Last edited by chowur; 2011-06-10 at 23:16.
    Problems cannot be solved by the same level of thinking that created them. -Albert Einsten

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    The VPN is a different subnet and your machines need a route to this network, either set locally or on the router/firewall.
    You have not mentioned how the VPN connects to the network or where the route is set, so It's hard to know what advice to give. More info please?

    cheers, Paul

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    3 Star Lounger Backspacer's Avatar
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    Thanks, chowur. All machines on both subnets are in the workgroup WBSNET.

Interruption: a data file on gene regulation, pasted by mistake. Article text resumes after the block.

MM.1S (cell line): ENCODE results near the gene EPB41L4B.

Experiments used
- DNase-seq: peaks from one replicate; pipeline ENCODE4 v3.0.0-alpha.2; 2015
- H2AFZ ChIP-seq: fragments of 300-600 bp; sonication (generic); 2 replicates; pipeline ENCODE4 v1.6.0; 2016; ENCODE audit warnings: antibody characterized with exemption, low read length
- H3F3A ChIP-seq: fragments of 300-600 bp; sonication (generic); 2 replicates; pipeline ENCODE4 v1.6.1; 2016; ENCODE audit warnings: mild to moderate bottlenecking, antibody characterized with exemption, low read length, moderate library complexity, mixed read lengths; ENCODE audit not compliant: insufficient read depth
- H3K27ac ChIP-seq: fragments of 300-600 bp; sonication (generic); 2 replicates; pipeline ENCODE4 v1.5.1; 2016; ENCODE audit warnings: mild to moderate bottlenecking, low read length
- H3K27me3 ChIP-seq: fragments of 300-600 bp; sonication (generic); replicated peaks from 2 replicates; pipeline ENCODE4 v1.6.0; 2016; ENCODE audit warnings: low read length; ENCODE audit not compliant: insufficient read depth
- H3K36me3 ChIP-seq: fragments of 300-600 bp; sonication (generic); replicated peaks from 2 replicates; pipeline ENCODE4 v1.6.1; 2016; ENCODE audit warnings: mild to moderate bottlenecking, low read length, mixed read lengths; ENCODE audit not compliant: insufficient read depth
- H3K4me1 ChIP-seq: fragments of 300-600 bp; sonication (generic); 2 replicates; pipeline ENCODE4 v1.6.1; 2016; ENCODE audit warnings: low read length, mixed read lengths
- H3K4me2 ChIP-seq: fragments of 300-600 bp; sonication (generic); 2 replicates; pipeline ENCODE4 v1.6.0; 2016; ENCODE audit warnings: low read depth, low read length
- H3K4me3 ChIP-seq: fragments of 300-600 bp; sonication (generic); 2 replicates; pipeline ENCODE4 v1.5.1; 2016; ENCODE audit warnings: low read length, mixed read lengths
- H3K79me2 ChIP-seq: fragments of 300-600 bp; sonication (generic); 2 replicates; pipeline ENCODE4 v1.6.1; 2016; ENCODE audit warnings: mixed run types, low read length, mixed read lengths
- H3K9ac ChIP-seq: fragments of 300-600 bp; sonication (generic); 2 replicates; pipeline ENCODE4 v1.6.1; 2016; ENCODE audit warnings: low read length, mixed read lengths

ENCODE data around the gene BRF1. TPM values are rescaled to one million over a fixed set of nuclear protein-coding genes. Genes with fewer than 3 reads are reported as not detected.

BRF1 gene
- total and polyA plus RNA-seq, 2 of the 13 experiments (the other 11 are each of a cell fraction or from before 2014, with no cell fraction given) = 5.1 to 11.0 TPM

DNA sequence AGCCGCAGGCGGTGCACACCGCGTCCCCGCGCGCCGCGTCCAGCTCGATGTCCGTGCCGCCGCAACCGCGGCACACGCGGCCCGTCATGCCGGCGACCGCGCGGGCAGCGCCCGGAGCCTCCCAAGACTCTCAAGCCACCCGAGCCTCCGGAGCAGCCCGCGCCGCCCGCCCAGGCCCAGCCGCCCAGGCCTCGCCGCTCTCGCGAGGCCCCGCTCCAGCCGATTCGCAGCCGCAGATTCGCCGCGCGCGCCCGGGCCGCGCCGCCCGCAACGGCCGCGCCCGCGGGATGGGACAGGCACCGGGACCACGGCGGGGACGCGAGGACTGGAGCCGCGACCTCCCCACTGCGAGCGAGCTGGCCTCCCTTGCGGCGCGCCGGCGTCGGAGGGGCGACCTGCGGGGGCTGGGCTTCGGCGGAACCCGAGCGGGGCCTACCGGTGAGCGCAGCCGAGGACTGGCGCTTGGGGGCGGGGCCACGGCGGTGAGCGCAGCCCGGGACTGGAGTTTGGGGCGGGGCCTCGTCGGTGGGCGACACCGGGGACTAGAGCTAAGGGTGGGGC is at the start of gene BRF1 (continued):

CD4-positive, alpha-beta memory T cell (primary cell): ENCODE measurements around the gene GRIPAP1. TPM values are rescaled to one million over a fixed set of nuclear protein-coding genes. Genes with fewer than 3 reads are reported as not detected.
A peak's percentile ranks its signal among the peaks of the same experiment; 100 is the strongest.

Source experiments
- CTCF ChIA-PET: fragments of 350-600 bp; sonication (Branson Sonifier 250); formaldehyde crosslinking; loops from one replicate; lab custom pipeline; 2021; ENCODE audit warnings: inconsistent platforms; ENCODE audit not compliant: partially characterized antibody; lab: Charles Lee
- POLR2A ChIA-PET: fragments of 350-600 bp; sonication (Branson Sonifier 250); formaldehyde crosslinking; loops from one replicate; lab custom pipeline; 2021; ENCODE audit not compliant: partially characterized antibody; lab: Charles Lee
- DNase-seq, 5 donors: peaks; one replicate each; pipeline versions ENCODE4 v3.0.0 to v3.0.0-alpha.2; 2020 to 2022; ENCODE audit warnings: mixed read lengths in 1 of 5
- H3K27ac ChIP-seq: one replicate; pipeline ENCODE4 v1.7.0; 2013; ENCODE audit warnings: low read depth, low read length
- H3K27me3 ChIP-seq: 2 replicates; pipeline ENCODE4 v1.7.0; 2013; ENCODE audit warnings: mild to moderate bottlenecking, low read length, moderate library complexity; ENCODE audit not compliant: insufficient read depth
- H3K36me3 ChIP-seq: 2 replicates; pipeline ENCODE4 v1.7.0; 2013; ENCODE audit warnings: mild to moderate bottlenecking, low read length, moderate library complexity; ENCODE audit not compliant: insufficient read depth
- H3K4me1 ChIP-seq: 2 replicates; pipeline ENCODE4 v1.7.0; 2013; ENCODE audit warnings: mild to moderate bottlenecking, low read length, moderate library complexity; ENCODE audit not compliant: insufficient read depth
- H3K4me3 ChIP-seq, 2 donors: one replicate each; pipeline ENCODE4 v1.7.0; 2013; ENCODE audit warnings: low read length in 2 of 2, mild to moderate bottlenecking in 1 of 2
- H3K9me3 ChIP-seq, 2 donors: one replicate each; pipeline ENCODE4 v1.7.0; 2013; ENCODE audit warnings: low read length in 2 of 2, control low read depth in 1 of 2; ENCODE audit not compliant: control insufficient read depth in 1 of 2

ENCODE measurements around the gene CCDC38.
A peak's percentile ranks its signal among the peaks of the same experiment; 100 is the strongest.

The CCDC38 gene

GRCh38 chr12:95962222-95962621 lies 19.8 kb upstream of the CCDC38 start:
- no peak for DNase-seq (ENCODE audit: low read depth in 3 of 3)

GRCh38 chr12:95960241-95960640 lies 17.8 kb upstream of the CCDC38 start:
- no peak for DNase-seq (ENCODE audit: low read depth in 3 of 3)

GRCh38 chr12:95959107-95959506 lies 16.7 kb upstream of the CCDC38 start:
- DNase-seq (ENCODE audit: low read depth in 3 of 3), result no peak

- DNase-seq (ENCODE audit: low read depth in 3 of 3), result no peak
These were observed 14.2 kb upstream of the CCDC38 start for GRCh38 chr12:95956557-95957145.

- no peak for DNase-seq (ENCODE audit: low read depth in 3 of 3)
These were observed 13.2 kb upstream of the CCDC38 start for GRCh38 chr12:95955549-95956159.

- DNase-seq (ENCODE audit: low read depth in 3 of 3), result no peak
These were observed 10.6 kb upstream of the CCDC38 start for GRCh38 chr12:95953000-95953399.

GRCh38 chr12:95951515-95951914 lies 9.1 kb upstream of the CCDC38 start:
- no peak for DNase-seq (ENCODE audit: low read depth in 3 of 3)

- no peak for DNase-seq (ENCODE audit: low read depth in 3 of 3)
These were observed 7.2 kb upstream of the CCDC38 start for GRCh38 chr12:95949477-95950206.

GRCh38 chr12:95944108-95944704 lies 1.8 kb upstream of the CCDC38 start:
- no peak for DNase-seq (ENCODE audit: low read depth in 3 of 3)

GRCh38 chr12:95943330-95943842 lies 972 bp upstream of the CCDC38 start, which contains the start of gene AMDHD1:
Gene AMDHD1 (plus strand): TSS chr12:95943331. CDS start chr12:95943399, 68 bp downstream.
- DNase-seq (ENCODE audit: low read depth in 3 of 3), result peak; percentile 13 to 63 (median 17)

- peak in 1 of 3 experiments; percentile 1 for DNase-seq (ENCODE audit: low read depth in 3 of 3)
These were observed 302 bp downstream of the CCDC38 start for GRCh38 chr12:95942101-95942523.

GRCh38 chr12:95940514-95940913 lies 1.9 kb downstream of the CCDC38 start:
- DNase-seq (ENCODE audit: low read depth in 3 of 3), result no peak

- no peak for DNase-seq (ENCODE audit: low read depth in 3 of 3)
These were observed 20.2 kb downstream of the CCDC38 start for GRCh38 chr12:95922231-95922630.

I have been through that article in detail and had already done everything it suggests. I think this is going to be a tricky one. :-)
    Last edited by Backspacer; 2011-06-12 at 12:20.

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    3 Star Lounger Backspacer's Avatar
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    Thanks, PaulT.

    There is a subnet (192.168.1.x) on one end of the VPN and another (192.168.3.x) on the other end. Are you saying that the VPN itself is a third subnet? It doesn't seem that way in the setup on the router. But this new router is a lot more complex to setup than the old one, so I might have missed something. They do have some strange concepts about virtual, physical, and zones which I haven't become completely comfortable with yet.